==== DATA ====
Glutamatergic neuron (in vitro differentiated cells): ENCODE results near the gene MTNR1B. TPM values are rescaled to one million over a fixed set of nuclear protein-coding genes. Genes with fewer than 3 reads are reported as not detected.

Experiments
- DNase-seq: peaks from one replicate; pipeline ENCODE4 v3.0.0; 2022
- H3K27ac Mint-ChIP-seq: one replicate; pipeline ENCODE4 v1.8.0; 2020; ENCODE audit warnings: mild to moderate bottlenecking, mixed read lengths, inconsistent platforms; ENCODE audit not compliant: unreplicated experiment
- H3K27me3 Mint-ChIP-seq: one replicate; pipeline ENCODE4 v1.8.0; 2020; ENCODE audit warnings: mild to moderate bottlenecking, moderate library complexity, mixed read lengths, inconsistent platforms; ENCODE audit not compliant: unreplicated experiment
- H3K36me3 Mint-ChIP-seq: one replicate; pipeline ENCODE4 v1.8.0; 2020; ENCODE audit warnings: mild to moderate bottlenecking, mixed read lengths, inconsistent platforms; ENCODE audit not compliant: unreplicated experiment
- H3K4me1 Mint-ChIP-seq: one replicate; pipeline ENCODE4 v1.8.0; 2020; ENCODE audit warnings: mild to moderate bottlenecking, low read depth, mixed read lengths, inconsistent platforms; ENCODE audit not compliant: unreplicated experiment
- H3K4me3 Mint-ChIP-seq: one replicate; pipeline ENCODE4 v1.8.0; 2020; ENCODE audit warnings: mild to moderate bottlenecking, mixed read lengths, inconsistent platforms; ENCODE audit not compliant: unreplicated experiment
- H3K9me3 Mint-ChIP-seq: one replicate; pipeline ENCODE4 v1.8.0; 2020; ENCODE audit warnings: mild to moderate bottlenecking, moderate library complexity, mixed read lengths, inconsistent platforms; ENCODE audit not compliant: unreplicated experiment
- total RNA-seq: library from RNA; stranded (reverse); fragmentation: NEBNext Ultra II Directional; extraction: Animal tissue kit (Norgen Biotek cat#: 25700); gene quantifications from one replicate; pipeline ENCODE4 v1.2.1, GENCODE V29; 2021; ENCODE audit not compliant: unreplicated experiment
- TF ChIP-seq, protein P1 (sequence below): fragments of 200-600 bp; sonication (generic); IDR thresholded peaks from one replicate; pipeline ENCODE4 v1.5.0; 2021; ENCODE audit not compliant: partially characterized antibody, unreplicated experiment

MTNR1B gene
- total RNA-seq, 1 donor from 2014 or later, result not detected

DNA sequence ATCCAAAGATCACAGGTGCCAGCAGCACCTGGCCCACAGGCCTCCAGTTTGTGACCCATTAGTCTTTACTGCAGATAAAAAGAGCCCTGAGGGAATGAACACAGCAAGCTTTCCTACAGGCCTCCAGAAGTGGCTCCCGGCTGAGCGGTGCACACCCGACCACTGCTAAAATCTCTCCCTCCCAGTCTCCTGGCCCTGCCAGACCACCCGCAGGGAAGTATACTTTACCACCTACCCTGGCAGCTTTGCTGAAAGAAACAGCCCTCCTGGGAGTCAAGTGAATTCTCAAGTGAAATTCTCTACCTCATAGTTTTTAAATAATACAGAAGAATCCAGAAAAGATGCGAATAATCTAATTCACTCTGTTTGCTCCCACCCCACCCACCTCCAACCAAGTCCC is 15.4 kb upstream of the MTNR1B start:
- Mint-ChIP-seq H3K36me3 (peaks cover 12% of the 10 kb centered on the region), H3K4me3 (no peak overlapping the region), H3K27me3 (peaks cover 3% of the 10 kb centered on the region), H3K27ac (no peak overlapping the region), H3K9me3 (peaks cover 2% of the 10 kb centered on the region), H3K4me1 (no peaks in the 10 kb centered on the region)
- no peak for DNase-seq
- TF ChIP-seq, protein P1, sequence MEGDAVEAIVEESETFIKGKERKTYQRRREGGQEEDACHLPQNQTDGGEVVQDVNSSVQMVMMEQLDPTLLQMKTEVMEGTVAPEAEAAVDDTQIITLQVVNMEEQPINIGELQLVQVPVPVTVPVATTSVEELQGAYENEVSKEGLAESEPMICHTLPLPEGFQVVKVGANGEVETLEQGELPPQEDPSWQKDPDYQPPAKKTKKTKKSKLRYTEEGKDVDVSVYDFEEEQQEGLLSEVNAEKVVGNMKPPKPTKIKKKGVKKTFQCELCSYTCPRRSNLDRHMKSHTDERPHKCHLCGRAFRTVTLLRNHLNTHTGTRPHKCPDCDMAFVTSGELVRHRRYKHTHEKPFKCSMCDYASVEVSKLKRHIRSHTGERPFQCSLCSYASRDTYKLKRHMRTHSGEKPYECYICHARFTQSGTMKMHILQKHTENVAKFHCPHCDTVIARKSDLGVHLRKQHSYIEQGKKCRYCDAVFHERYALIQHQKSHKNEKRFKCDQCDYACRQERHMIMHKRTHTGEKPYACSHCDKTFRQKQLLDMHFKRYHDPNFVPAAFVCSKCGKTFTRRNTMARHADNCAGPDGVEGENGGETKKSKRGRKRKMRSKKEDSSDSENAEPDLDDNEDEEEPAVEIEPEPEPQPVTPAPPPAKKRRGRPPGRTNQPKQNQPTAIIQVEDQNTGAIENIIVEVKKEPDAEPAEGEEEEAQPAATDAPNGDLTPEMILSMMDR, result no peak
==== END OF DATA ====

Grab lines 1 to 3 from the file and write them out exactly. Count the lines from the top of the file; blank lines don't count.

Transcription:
Glutamatergic neuron (in vitro differentiated cells): ENCODE results near the gene MTNR1B. TPM values are rescaled to one million over a fixed set of nuclear protein-coding genes. Genes with fewer than 3 reads are reported as not detected.

Experiments
- DNase-seq: peaks from one replicate; pipeline ENCODE4 v3.0.0; 2022